Nebogipfel also serves to answer many of the traditional paradoxes of time travel that appear in the course of their travels in time. Though many will find the explanations unsatisfactory, Baxter should be commended for confronting them head-on and creating a much richer novel in the process. Fans of the original novel will also respect his homage to Wells and the respect that Baxter pays to many of the Wells's ideas, though in the end this is a must-read for any fan of brilliantly imagined, well-written science fiction.
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12 of 14 people found the following review helpful
4.0 out of 5 stars A ripping cosmological yarn!, 6 July 1999
By A Customer
This review is from: The Time Ships (Paperback)
I'm certain Wells and Baxter fans will dig this. References from numerous HG stories are here, so those in the know can spot 'The Plattner Story', 'The Land Ironclads', 'The War of the Worlds', as well as 'The Time Machine', and probably many others this reviwer missed. Baxter's attempt to imitate a turn-of -the-century writing style does not fully work, often ringing false, but it's good fun, and a first person account is essential to maintain a continuity of texture with the original 'Time Machine'; this is nicely achieved. All Baxter's best bits are present and correct- scientific concepts lifted from mathematics and cosmology papers, Universe altering technologies described with his mixture of the epic and mundane, and humans surviving(or not) against a harsh environment. Cameos from real historical personages, including a certain Writer, add humour and also poignancy, without the cornyness you might expect. And the end, a beautiful piece of plot and style, does not disappoint. And if you don't care for Wells or Baxter, just read this for an inspiring, well written(I have to say it) 'yarn'.
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2 of 2 people found the following review helpful
4.0 out of 5 stars An enjoyable romp, but some trimming would have been welcome., 11 Nov 2010
Warning: plot spoilers! A strong sequel to the early Wells novelette _The Time Machine_, which is best read before _The Time Ships_. I found Baxter's book slow and ponderous at the start, when it explores the worlds of a Dyson sphere around the sun built in an alternative history in which the Morlocks became intelligent engineers. Up until the Time Traveller's journey back to confront his young self, I felt the author didn't really know where it was going with the story. After that point the plot becomes a lot more interesting and gains pace, with Baxter whisking us through a variety of novel and engaging scenarios that - although often rather improbable - build and weave together into a stunning idea-laden climax. After that, there is a further and rather flat ending of about thirty pages that feels 'tacked on'. This last section is very faithful to Wells's novel, in which the Time Traveller attempts a rescue of Weena - but it really doesn't add as much as several other faithful sequels have. The Time Traveller explores a bit more, teaches the Eloi some farming, then sets off underground in a rather foolish attempt to learn if there are any friendly Morlocks. _The Time Ships_ is certainly an enjoyable novel in terms of plot, ideas and characters - but I must say I skim-read chunks of it without feeling I was missing very much, and in the end I wondered if a carefully abridged version might not have been even more enjoyable. This is my first encounter with Baxter, and I'm impressed enough that I'm now planning to start on his Xeelee books - which (unlike this novel) are available on the Kindle.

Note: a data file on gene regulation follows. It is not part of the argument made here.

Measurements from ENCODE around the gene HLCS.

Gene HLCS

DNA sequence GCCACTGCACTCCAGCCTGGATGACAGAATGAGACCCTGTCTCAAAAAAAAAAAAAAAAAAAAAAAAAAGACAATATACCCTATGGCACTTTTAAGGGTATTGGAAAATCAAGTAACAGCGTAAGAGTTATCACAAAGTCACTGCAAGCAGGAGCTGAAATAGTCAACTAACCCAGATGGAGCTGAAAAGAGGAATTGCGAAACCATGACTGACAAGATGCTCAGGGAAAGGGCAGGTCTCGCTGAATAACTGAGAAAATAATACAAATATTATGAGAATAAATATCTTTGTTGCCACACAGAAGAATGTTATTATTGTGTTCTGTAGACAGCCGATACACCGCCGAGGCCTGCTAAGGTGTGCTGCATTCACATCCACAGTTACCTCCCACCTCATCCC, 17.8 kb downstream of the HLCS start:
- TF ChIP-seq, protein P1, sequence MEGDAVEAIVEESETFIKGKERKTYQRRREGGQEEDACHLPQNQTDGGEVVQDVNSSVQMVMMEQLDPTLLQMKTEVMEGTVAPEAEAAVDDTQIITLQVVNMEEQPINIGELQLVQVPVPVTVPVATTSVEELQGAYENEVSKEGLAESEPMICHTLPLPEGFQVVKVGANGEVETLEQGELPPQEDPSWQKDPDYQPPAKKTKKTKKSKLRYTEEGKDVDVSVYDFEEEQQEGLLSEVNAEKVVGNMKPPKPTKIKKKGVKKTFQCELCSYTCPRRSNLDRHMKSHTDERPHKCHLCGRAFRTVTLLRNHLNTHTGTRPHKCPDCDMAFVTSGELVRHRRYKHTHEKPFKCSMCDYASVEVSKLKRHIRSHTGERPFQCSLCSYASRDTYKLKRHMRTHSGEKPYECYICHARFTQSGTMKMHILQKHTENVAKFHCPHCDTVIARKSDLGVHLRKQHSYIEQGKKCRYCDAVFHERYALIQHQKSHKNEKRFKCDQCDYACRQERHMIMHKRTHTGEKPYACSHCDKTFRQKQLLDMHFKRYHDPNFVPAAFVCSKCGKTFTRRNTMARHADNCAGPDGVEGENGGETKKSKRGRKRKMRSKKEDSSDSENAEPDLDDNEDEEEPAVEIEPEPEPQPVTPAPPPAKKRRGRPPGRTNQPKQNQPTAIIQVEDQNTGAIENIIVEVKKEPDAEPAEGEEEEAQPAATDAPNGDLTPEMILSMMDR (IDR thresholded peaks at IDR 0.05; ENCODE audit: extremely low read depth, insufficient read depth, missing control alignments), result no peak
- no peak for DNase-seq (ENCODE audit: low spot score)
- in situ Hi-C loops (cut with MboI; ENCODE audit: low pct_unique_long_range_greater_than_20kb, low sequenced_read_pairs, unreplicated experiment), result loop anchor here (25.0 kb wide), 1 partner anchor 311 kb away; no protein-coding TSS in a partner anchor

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1 of 1 people found the following review helpful
5.0 out of 5 stars Superb stuff, 18 Feb 2009
By 
John Hopper (London, UK) - See all my reviews
(VINE VOICE)   
This review is from: The Time Ships (Paperback)
This was a splendid sequel to The Time Machine, dealing with the knock on effects throughout Time of the nameless Traveller's first trip forwards to 802701. As per Wells, whose writing style this closely resembles, this is more a novel of ideas than non-stop action. This is fine, though at times, especially in The Time Ships section, I thought this was perhaps a little overdone. There is one major spoiler on p193 of my edition where it says: "I could not have relished my breakfast more if I had known - which I did not - that it was the last nineteenth century meal I should ever enjoy". Great stuff.
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4 of 5 people found the following review helpful
4.0 out of 5 stars Entertaining and enjoyable but flawed and unfocused, 17 July 2003
This review is from: The Time Ships (Paperback)
I approached this book with the feeling it might be one of the worst ideas in literary history.